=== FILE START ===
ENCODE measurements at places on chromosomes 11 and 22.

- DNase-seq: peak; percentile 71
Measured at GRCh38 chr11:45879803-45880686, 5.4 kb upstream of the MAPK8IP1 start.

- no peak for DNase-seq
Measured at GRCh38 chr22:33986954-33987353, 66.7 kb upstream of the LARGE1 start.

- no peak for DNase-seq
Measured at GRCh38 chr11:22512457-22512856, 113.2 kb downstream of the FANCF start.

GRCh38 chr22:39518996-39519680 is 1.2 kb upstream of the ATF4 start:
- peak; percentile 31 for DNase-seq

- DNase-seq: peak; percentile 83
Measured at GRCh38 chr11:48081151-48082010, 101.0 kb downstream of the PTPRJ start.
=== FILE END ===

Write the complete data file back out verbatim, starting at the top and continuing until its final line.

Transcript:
ENCODE measurements at places on chromosomes 11 and 22.

- DNase-seq: peak; percentile 71
Measured at GRCh38 chr11:45879803-45880686, 5.4 kb upstream of the MAPK8IP1 start.

- no peak for DNase-seq
Measured at GRCh38 chr22:33986954-33987353, 66.7 kb upstream of the LARGE1 start.

- no peak for DNase-seq
Measured at GRCh38 chr11:22512457-22512856, 113.2 kb downstream of the FANCF start.

GRCh38 chr22:39518996-39519680 is 1.2 kb upstream of the ATF4 start:
- peak; percentile 31 for DNase-seq

- DNase-seq: peak; percentile 83
Measured at GRCh38 chr11:48081151-48082010, 101.0 kb downstream of the PTPRJ start.